How To!

A Book in My Parole Office Taught Me How to Rob Banks Better

Joe Loya reveals the secrets to his success.

Joe Loya, smiling at a microphone, overlaid onto a yellow paper background flanked by arrows and dollar signs.
Joe Loya.
Photo illustration by Lisa Larson-Walker. Photo by Lily Dong.

Joe Loya had one goal while serving two years in prison: “I know what I’d do when I get out. I have a future in crime, and it’s bank robbery.” Loya went on to rob more than 30 banks before he was caught and sent back to prison with a seven-year sentence. The experience changed him, and he’s since become a published author and public speaker—he even consulted on the film Baby Driver, where, in the ultimate role reversal, he cameos as a security guard.

Loya spoke with Charles Duhigg for a recent episode of How To! and revealed his tricks of the trade. In the excerpt below, which has been edited and condensed for clarity, Loya explains the unlikely source of some of his best bank-robbing advice.

Joe Loya: One thing I picked up real quick: Bank robbers occupy a special place in the prison hierarchy, because of Hollywood. Every Hollywood hunk has played a bank robber.
Everybody has fantasized about it. When I went on my book tour, an old lady with blue hair came up to me and she said, “You know what, I always thought about robbing the bank when I was younger.”

Charles Duhigg: That’s actually why I reached out to you! I’ve always wanted to rob a bank. Because you’re right, it does seem sexy and cool and like—

Loya: It’s a sexy crime. That’s exactly it. It’s a sexy crime.

Duhigg: So how did you learn how to rob a bank?

Loya: When I got out of prison, I went to my parole office, and the guy had a U.S.
Department of Justice book of facts on the coffee table in the waiting room. So I pick up this book and looked at statistics on bank robbery. They had a whole thing in there.

Duhigg: It’s like the coffee table book at the parole office.

Loya: So I look at this thing and I discover from all their statistics and charts that most bank robbers rob far away from where they live for the first bank, and when they get away, they’re so excited, like, “Oh, you know what? Maybe I don’t have to drive an hour away this time. I’ll just go 45 minutes, 50 minutes away, because an hour’s a long time and I need to come back and buy dope, whatever.”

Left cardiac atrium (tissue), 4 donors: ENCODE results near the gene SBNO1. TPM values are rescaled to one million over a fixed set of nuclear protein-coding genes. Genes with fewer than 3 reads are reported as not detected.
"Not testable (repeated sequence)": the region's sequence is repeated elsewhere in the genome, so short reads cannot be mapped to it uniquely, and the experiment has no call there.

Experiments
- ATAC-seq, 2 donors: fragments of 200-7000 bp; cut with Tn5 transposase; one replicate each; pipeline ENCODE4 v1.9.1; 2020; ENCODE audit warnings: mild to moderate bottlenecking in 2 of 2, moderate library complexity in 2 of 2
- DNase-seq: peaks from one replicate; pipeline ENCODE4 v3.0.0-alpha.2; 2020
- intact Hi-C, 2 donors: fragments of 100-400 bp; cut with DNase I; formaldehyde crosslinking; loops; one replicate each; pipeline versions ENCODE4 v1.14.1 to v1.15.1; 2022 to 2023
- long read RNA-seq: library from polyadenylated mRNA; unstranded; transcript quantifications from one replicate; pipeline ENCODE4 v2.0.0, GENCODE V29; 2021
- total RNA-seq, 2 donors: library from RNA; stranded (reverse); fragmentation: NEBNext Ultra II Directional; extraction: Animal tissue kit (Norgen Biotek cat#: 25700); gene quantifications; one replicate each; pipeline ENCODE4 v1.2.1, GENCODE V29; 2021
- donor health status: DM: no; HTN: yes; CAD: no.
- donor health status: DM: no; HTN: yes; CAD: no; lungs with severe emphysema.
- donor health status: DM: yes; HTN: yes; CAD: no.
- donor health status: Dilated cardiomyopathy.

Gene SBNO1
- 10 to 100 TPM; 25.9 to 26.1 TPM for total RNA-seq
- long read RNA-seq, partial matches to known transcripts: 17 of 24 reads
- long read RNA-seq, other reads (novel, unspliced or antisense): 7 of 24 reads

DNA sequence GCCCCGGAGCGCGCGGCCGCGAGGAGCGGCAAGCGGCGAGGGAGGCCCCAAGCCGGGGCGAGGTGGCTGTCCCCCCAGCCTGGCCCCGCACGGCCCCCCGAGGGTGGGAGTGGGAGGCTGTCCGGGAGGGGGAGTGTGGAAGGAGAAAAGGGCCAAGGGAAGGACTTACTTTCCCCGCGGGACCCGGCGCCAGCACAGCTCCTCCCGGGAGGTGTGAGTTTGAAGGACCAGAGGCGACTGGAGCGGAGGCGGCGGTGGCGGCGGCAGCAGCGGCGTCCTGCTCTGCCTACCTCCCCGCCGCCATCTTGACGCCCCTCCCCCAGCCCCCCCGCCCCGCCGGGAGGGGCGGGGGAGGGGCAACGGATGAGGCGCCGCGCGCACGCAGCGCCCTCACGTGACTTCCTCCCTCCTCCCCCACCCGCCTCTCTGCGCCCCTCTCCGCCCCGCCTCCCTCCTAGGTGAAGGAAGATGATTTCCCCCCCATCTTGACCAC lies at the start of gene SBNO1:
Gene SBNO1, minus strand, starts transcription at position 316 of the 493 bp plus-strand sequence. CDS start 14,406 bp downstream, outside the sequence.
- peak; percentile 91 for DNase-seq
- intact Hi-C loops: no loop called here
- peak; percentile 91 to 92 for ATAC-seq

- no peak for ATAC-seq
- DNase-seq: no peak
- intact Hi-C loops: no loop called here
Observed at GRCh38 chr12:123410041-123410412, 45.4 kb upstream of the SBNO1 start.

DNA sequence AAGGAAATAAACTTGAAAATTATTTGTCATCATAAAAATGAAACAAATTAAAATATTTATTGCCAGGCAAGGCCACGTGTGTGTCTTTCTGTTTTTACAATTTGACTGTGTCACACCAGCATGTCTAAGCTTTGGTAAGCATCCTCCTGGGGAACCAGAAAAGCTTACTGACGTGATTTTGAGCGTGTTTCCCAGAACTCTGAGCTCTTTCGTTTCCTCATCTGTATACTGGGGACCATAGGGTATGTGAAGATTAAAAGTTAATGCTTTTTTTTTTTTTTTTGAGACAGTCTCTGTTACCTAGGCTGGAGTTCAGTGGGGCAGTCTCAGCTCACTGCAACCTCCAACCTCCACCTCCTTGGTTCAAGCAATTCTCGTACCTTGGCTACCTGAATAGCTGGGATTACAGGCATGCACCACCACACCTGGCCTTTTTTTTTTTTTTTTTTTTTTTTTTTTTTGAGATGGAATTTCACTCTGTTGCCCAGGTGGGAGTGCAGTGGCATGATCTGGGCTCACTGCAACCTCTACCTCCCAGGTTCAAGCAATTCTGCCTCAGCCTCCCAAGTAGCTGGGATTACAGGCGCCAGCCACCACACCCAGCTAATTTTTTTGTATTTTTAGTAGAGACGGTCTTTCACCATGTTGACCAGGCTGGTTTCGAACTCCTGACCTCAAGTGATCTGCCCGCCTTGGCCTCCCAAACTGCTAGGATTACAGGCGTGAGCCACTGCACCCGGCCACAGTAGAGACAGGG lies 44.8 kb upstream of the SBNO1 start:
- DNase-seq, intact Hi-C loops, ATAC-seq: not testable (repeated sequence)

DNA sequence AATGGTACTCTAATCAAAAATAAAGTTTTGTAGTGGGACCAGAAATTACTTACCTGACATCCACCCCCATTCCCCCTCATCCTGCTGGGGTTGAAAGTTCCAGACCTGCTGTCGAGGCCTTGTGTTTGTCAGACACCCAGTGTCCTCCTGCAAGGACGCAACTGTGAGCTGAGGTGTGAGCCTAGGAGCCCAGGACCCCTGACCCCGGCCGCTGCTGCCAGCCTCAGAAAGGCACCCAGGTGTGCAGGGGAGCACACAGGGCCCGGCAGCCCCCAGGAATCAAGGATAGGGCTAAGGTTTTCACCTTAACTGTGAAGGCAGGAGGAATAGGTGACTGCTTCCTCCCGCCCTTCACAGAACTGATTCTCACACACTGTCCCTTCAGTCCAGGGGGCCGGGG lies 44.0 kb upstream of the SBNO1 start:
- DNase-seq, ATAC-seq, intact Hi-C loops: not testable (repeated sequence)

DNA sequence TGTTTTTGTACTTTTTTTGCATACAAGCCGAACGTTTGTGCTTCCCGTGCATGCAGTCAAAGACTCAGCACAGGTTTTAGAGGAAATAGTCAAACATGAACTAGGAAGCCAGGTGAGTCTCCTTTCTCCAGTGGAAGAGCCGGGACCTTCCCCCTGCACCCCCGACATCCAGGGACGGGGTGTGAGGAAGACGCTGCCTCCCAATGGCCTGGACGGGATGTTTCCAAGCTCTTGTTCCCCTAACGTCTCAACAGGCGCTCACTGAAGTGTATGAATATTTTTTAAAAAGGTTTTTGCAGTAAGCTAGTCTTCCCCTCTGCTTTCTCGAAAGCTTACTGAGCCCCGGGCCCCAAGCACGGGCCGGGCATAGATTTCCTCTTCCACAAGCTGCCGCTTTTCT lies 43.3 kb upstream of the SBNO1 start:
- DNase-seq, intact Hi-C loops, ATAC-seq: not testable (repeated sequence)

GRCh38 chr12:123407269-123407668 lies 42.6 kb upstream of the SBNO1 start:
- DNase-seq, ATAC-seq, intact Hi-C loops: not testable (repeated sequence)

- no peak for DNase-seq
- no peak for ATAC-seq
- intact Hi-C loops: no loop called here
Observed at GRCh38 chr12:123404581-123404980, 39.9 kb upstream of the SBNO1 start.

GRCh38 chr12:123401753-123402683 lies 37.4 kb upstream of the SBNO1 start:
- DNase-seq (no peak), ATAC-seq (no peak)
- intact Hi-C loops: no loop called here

So then what they’ll do is 45 minutes, and it might take them two weeks to muster up the courage to do it again. And so then the third time they do it, they won’t wait two weeks—it’ll be like a week and a half. And then this time they won’t go 45 minutes. They’ll just go 30 minutes. And so [the FBI] can start seeing where it starts far and goes closer, with greater frequency—

Duhigg: Oh, they’re like drawing a line back to their house!

Loya: —and then they’re just frenzying around their house. They can pinpoint where this person is, based on that kind of stuff.

Duhigg: Wait, that was in the book? Literally this coffee table book you’re reading?

Loya: Yeah, yeah, the statistics—this is where I got it from. And so I say, I’m going to flip the script. I’m going to start robbing nearby—I was in L.A.—and with greater frequency, I’m going to start robbing further and further, I’m gonna make them think I live in San Diego. I’m going to go that way. That’s why I frenzied in San Diego and robbed four one day.

Duhigg: So this is the next rule of robbing a bank: Read the books your parole officer leaves on the coffee table. Only joking! The real rule is don’t conform to usual patterns. Don’t get lazy and start robbing closer and closer to home.

And that leads us to the next lesson: Don’t assume that the bank’s security guard is going to stop you from robbing the bank because the truth is the bank oftentimes will let you get away.

Loya: I have robbed two banks in which there was a security guard, and I didn’t care because I was fearless. He was not going to do anything to stop me from walking out of that bank because the FBI doesn’t want gunplay in the bank, and they’re told, “Let ’em go, get all the intelligence you could gather from observing them.” But they don’t want to risk the people inside.

Duhigg: So don’t do what’s expected of you. Don’t run out of the bank and hop in your getaway car. Instead, just calmly walk away—because everyone who works in a bank, they’ve all seen the same movies you have. So don’t act like a movie-star bank robber. Do the opposite.

For more tips on robbing banks—and some reasons you really, really shouldn’t—listen to the full episode below, or subscribe wherever you get your podcasts.